1000 (Sen)-nen Jyo-ou

Queen Millennial

also known as "The Millennium Queen"
or "Queen of a Thousand Years"

..."a modern day version of the Bamboo Taker fairy tale."

One of Matsumoto Leiji's medium-well-known works, this series had its main run as a TV show (starting in the 1980 or 1981 season), and was followed by at least one manga series (the version I have is from 1991/1994 or so). While I recall the TV show being dark and mysterious, the manga version is unfortunately somewhat frenetic, and prone to an odd pace that really had me thinking "Yeah, right!" The closest approximation to the feel of the Queen Millennial manga is another L. Matsumoto manga, DNASights 999.9 (four-nine), another recent frenetic manga. Matsumoto, who does so remarkably well with the short-story format of Galaxy Express 999, fails to do justice to the potential of the Queen Millennial story.

OK, so what IS the Queen Millennial story? Our story follows the adventures of a young boy named Amamori ("rain-forest") Hajime (yes, a characteristic squash-faced kid who looks just like Hoshino Tetsuro from Galaxy Express 999) who becomes, oddly enough, one of the major players in a bizarre struggle between two planets. Our squash-faced hero of course must play opposite a Matsumoto Classic: a tall, gorgeous, long-haired woman: in this case, the mysterious Yukino ("snow-field") Yayoi, who is (of course) the Millennial Queen. If you've seen Maetel (Galaxy Express 999), you've seen Yayoi. (Of course, it turns out that Yayoi is Maetel's mother.)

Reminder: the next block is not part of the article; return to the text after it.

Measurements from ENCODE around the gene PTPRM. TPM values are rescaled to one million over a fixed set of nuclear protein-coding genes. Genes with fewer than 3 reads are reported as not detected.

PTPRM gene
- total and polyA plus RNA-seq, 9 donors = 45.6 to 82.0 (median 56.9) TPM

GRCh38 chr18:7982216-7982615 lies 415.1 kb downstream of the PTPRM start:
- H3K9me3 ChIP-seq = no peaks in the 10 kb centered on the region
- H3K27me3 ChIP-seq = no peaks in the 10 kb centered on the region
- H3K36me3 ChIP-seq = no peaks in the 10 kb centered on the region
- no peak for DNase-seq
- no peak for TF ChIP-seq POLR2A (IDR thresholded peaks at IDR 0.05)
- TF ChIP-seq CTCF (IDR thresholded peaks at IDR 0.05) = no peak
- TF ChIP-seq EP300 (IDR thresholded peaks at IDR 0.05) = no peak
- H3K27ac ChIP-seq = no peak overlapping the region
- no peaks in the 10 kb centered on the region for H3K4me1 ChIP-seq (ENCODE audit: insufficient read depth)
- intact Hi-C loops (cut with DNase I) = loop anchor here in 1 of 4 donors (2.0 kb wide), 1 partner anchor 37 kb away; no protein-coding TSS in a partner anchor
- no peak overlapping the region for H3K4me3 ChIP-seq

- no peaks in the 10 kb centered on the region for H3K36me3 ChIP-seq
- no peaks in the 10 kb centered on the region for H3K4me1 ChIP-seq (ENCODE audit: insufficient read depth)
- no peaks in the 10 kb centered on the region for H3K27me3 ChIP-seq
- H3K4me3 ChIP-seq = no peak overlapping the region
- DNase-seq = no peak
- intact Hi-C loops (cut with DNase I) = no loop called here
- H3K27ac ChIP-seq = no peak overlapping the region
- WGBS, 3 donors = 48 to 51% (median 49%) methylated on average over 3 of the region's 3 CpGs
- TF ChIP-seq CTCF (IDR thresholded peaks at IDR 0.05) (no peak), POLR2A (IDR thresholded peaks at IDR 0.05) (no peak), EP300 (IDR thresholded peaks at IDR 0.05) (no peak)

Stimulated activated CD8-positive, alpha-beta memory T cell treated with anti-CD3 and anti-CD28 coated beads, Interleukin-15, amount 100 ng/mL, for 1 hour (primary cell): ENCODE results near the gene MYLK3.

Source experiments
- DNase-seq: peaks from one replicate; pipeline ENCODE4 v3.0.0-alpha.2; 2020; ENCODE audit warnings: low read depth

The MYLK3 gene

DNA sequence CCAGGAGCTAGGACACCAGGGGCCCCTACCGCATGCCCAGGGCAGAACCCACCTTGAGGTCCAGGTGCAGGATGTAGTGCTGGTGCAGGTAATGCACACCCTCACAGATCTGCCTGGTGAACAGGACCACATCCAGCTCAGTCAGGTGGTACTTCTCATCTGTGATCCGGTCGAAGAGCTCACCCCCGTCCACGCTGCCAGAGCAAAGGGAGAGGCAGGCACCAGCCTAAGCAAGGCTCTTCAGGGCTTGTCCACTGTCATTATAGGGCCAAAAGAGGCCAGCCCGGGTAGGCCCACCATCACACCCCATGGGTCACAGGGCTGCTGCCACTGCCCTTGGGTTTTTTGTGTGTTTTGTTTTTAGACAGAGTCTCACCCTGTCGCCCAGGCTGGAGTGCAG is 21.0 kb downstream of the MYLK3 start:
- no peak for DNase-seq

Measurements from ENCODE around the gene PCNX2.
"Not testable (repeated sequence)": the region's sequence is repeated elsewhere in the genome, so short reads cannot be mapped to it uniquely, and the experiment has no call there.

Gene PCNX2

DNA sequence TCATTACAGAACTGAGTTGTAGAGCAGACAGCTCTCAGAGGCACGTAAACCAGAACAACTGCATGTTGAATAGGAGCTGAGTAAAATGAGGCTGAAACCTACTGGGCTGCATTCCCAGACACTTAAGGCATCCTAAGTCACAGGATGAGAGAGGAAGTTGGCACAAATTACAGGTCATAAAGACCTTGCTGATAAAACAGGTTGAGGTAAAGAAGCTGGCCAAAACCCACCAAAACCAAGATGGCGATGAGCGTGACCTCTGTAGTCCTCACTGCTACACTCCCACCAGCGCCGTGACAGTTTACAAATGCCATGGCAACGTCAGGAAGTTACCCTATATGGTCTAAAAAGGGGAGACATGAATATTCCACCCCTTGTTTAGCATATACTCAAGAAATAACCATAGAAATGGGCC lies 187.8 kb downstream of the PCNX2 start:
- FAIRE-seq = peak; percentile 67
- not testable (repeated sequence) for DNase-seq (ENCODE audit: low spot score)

(Actually, there is a very interesting analysis of Matsumoto's women in the version of these manga that I have. Not quite human, not quite machine, immortal yet motherly, human yet not human, they are (Sekikawa Natsuo writes) like prophetesses that link humanity with technology. An interesting thought.)

The history behind the Millennial Queen story is fairly complex. The key point of it is the Planet Rametal (Larmetal?), a planet within the solar system whose odd orbit brings it close to Earth once every 1000 years. Every passage has brought some kind of destruction to Earth, and the newest passage --- slated for Sept(9) 9, 1999, 9:09:09, is supposedly going to be one of the worst planetary encounters to date.

(Side note: Rametal/Larmetal is the first stop in the 1981(?) film "Adieu Galaxy Express 999," though it's much different!)

But Rametal is inhabited. More, it is inhabited by a signficantly advanced human-like race. Every 1000 years, for longer than recorded human history, Rametal has been sending a woman to Earth to "run" the planet and prepare it for the close-encounters between Rametal and Earth. She is the Millennial Queen, a queen-bee-like agent of Rametal who has significal power over Earth history. Cleopatra, for instance, was supposedly one of these Millennial Queens. The Japanese fairy tale about a little girl found in a bamboo, who later returns to her royal family on the Moon, is supposedly another example (in fact, this entire manga series might have been inspired by that legend). Unfortunately, this past-history aspect of the story is not deeply developed, and these little references are all that the reader really gets to see.